Mobile cheque deposits: a smart decision

Author: David Webber

Implementing the best solutions in mobile banking

David Webber, Managing Director at Intelligent Environments, explains why a review of cheque deposit regulations is set to benefit banks, customers and businesses.

The world’s first cheque dates back to 550BC, when it was known as the Chek to the Persian Empire. Fast forward a few thousand years, and this method of payment still occupies a prominent role in commerce, with HM Revenue and Customs, charities, employers and individuals alike still using it. With 2014 now well underway, a review of regulations will likely see its life extended as it is brought in to the digital age via the adoption of a smartphone cheque deposit system.

In 2013, Intelligent Environments launched a campaign urging the Treasury to allow smartphone cheque deposits. Until recently, British banks have been unable to implement the best solutions in mobile banking, unlike their stateside counterparts, due to outdated legislation. However, George Osborne’s Christmas announcement that regulations would be reviewed, a move which has been well received by the financial services sector, demonstrates a success for consumers.
The Treasury’s Financial Secretary Sajid Javid confirmed that “this government is determined to create a banking sector that works for consumers and serves businesses.” As a result, Barclays will pioneer the UK introduction of smartphone cheque deposits later this year, replicating JP Morgan’s US launch of the technology in 2009.

One of the main inconveniences associated with the cheque is the hassle of having to physically visit a branch to deposit it. This will no longer be an issue as users will be able to photograph their cheques and send them instantly via smartphone to their bank. As well as making the system more convenient for consumers, it will also mean banks can dedicate more time to other important client services.

With £840 billion worth of cheques processed in 2012, this improvement in banking efficiency stands to save a significant amount of money and resources. Of all sales made by SMEs in 2012, 25 per cent were paid by cheque. Those businesses using cheques regularly will see the impact of this increased efficiency straightaway as the traditional six day cheque clearing cycle will be reduced to just two days.
Barclay’s Managing Director Steven Roberts claims that the new system will make banking technology as easy as downloading a book or film, with the trusted cheque now able to compete with the rapidity and convenience of the latest online banking methods.

This change in legislature stands to confound sceptics’ predictions that mobile and online banking advancements spell the end of the cheque. The New Year sees banks and the government understanding the need for inclusive technology that acknowledges the perspective of all of its users to integrate both reliable current methods with the latest technology.

20 Jan 2014

Author: David Webber

Implementing the best solutions in mobile banking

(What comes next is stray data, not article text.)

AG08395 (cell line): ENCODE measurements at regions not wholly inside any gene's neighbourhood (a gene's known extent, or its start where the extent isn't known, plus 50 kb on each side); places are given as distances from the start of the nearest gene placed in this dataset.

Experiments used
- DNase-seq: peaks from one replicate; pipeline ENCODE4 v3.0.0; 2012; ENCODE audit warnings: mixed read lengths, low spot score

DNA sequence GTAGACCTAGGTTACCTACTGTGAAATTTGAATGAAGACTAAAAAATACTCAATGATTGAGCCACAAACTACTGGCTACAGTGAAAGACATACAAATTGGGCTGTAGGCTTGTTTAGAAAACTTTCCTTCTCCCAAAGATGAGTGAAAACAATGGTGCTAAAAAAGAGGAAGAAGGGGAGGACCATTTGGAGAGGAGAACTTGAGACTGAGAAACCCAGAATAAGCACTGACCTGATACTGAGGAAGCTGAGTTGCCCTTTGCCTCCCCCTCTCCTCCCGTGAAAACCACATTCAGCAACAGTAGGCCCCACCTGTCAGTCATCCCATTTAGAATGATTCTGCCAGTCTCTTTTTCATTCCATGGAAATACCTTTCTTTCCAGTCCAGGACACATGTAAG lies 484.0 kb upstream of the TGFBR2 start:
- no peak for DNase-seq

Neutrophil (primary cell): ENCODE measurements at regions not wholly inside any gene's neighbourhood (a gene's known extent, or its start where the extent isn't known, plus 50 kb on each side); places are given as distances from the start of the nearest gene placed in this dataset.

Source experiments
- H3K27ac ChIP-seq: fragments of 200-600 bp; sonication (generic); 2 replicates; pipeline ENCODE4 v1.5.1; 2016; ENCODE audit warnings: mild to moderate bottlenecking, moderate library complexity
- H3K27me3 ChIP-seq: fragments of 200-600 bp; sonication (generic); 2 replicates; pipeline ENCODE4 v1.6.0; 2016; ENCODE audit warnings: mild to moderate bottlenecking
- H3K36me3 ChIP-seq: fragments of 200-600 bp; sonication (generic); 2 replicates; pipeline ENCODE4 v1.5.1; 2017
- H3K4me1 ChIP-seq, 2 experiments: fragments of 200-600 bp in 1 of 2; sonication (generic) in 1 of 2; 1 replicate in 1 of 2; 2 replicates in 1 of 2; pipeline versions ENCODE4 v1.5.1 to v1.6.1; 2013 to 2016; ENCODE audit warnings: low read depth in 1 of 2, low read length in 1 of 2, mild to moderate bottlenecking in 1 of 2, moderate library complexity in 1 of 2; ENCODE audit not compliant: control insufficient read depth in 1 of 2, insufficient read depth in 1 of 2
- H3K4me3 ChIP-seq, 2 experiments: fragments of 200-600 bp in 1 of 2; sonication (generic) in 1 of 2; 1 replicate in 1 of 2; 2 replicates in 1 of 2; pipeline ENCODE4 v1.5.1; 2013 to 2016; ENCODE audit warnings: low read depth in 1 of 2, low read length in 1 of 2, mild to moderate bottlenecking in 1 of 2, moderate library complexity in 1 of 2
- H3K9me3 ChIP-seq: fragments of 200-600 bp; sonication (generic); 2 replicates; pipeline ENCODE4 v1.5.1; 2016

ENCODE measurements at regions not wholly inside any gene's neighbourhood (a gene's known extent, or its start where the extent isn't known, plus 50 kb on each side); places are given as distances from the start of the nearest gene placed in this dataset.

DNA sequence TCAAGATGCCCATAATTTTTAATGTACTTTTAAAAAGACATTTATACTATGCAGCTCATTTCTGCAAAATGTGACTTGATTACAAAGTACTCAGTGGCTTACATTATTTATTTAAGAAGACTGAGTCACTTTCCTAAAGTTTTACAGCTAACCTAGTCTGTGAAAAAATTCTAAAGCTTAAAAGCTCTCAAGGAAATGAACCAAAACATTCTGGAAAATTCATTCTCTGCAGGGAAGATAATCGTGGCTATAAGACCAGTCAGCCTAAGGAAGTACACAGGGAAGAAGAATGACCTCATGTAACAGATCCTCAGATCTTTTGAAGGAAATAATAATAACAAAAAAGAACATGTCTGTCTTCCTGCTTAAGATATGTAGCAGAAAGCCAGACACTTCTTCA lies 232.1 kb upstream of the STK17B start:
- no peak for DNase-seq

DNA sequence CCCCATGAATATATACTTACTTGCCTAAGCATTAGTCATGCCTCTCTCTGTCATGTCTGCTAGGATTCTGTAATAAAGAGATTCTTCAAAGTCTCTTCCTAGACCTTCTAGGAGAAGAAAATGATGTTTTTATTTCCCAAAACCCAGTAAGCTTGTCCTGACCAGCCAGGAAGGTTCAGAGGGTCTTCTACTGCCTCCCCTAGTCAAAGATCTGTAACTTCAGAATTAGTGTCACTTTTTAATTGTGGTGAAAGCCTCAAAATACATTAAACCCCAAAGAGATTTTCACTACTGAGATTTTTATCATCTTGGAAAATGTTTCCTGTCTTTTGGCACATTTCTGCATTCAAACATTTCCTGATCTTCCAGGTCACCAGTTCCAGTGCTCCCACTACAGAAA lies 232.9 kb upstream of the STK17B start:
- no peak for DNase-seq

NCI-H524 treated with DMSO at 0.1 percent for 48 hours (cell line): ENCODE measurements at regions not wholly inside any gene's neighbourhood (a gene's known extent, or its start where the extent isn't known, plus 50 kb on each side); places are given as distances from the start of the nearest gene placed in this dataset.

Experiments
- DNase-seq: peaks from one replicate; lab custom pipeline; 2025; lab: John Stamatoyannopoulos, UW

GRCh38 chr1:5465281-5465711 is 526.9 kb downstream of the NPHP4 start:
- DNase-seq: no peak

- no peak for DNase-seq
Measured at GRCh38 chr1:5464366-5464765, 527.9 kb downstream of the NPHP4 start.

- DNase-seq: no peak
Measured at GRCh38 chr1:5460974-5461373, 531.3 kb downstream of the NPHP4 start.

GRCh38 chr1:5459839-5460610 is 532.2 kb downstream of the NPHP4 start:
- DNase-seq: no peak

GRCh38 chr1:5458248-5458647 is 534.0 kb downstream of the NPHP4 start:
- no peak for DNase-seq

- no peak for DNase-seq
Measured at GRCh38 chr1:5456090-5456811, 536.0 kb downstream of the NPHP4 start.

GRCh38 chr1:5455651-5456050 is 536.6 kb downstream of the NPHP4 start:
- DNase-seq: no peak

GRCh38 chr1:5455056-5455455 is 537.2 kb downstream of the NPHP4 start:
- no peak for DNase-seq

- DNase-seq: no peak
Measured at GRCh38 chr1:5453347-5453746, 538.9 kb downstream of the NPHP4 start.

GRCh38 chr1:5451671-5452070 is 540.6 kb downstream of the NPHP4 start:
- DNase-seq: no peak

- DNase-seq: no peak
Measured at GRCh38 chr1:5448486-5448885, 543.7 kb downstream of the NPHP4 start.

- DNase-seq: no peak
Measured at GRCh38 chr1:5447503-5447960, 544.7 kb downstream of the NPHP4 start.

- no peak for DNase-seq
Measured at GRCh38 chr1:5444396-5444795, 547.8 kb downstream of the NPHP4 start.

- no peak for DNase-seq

David Webber, Managing Director at Intelligent Environments, explains why a review of cheque deposit regulations is set to benefit banks, customers and businesses.

The world’s first cheque dates back to 550BC, when it was known as the Chek to the Persian Empire. Fast forward a few thousand years, and this method of payment still occupies a prominent role in commerce, with HM Revenue and Customs, charities, employers and individuals alike still using it. With 2014 now well underway, a review of regulations will likely see its life extended as it is brought in to the digital age via the adoption of a smartphone cheque deposit system.

In 2013, Intelligent Environments launched a campaign urging the Treasury to allow smartphone cheque deposits. Until recently, British banks have been unable to implement the best solutions in mobile banking, unlike their stateside counterparts, due to outdated legislation. However, George Osborne’s Christmas announcement that regulations would be reviewed, a move which has been well received by the financial services sector, demonstrates a success for consumers.
The Treasury’s Financial Secretary Sajid Javid confirmed that “this government is determined to create a banking sector that works for consumers and serves businesses.” As a result, Barclays will pioneer the UK introduction of smartphone cheque deposits later this year, replicating JP Morgan’s US launch of the technology in 2009.

One of the main inconveniences associated with the cheque is the hassle of having to physically visit a branch to deposit it. This will no longer be an issue as users will be able to photograph their cheques and send them instantly via smartphone to their bank. As well as making the system more convenient for consumers, it will also mean banks can dedicate more time to other important client services.

With £840 billion worth of cheques processed in 2012, this improvement in banking efficiency stands to save a significant amount of money and resources. Of all sales made by SMEs in 2012, 25 per cent were paid by cheque. Those businesses using cheques regularly will see the impact of this increased efficiency straightaway as the traditional six day cheque clearing cycle will be reduced to just two days.
Barclay’s Managing Director Steven Roberts claims that the new system will make banking technology as easy as downloading a book or film, with the trusted cheque now able to compete with the rapidity and convenience of the latest online banking methods.

This change in legislature stands to confound sceptics’ predictions that mobile and online banking advancements spell the end of the cheque. The New Year sees banks and the government understanding the need for inclusive technology that acknowledges the perspective of all of its users to integrate both reliable current methods with the latest technology.